There’s a fine line between being a detail-oriented legislator and a pain-in-the-ass obstructionist. Rand Paul has been known to walk that line.
It’s not that he isn’t friendly. He is. But pleasantness is cold comfort when someone’s holding up your bill. ”I think one of the things that gets overlooked too often,” says Doug Stafford, a top Paul aide, “is Rand working to make legislation better.”
A good example of this, Stafford believes, took place when Paul voted against the Ukraine aid bill. While Paul’s “no” vote made the headlines, on principle, he agreed with sanctions. The vote against the aid, Stafford says, reflected serious concerns about the loan guarantees (which he argued would largely end up in Putin’s hands).
As Stafford points out, Paul didn’t just vote “no” on final passage, either. He tried to strip funding in committee, supported lifting the energy export ban, and called for restarting the Eastern Europe missile defense. (What is more, in voting “no” on the aid bill, Paul was joined by Nevada Sen. Dean Heller — hardly some sort of fringe paleocon.)
Of course, none of this will matter to Paul’s critics, who are sure his “concerns” about lining Putin’s pockets were just a convenient excuse to vote “no” (while disguising his deep-seated isolationist tendencies.)
And maybe they’re right. Or maybe, as Stafford argues, Paul was simply being fastidious. Were it not for Paul’s history of holding up projects until his concerns are met, I would be more skeptical. But consider this example:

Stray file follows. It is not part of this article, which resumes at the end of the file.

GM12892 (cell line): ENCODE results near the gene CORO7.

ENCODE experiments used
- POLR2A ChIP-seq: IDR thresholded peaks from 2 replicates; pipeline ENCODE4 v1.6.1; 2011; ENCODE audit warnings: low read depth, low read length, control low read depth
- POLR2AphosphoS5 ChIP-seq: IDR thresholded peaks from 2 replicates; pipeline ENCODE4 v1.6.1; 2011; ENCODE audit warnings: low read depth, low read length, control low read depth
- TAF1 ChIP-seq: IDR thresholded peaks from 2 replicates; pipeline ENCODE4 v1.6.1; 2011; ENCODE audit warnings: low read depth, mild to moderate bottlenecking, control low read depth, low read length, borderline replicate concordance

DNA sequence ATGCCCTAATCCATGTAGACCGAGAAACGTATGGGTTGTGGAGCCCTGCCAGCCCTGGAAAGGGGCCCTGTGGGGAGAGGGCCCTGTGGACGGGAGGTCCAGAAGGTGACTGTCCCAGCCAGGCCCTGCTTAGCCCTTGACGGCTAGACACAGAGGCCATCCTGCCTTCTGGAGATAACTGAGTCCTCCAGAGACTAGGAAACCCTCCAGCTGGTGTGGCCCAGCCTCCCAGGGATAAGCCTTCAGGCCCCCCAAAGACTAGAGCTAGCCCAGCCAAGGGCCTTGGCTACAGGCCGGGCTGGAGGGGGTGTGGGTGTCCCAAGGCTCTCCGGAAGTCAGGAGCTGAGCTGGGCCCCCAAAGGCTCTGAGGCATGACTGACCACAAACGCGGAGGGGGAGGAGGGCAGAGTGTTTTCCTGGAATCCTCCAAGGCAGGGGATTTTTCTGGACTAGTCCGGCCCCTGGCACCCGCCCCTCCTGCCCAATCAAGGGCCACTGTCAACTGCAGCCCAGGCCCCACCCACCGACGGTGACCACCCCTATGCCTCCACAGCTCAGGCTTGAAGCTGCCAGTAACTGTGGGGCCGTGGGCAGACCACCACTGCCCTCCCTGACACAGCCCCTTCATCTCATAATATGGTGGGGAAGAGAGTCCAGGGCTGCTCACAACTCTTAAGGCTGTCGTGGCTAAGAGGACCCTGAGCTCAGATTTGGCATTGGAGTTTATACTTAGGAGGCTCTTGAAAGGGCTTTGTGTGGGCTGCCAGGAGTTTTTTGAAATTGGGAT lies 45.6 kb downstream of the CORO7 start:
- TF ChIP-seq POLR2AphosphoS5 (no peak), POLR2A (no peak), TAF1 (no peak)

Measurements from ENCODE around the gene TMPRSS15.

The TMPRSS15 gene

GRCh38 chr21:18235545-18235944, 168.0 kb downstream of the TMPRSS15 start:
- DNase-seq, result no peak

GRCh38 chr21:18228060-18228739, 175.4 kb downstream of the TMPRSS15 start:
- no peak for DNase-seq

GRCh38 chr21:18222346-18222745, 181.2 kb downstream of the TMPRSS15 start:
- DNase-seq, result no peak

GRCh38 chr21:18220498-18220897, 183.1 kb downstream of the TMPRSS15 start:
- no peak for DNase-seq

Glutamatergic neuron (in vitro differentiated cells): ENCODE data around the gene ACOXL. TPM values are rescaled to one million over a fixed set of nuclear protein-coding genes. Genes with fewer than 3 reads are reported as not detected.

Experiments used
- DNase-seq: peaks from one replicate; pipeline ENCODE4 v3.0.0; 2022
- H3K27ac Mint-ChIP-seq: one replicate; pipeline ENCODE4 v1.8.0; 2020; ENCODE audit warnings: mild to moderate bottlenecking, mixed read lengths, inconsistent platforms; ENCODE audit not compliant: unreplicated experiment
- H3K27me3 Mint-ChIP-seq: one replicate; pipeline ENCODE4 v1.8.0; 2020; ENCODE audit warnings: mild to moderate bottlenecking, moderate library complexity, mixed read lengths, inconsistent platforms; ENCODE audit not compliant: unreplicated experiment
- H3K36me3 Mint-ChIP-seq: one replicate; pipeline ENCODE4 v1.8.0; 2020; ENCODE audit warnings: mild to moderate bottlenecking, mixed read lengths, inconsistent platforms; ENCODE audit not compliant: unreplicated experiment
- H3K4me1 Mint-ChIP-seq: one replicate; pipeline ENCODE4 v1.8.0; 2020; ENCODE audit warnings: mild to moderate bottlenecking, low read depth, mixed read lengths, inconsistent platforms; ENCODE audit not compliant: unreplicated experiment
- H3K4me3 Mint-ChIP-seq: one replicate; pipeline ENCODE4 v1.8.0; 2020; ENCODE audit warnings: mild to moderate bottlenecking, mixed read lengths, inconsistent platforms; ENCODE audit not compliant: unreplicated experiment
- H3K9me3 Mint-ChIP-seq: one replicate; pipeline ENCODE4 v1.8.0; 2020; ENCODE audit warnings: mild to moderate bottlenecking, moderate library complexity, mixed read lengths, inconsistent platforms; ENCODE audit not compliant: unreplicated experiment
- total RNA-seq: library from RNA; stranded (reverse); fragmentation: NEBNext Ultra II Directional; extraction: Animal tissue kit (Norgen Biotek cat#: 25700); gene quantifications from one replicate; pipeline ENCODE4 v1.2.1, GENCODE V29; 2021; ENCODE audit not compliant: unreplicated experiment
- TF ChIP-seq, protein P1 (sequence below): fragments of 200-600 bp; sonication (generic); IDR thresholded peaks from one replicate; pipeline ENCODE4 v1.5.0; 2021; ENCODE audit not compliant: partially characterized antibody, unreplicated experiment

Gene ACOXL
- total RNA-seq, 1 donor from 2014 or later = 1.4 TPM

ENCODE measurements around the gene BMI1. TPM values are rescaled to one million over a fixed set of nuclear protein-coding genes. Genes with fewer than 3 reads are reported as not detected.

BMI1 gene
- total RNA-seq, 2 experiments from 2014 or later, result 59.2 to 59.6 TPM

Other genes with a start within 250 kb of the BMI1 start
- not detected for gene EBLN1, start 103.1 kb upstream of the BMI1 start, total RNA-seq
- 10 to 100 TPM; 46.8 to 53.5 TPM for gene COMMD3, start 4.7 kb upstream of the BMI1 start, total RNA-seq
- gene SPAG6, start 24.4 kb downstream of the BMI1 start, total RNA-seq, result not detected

In October of 2011, California Senators Feinstein and Boxer called on Paul to ”stop blocking legislation to strengthen safety regulations for underground pipelines…” (This was seen as an urgent bill — meant to address concerns after an explosion killed eight people in California.) Paul was blocking the rushed legislation — however, it was based on what he believed to be flaws in the hurriedly-crafted legislation. And so, on October 17, Paul announced an amendment to “fix the bill and its pipeline testing requirements…”
And you know what? It turns out that Paul wasn’t trying to kill the bill — he was trying to fix it. Here’s an excerpt the Los Angeles Times story that ran the next day:
The Senate unanimously approved a pipeline safety bill Monday that stemmed from a spate of incidents, including last year’s deadly explosion in San Bruno that killed eight people and destroyed 38 homes.
The measure had been held up by Sen. Rand Paul (R-Ky.), who lifted his hold after reaching agreement with Democrats to add a key recommendation from the National Transportation Safety Board.
At least some of what Paul’s critics take to be evidence of his foreign policy apostasy is probably just proof of his penchant for making the perfect the enemy of the good.
Regardless, Paul’s team is well aware that he is in danger of being cast as outside the mainstream of conservative foreign policy. And they strongly reject the notion.
“Often his foreign policy ends up defying labeling, which is what makes some of the reporting on it tricky for people,” says Stafford. “He is neither a hawk nor an isolationist. He believes in a strong defense and engagement in the world. But he also doesn’t think every idea or bill is a good one. He works to make them better and supports them when that works.”
He’s also, it seems, a stickler for the details.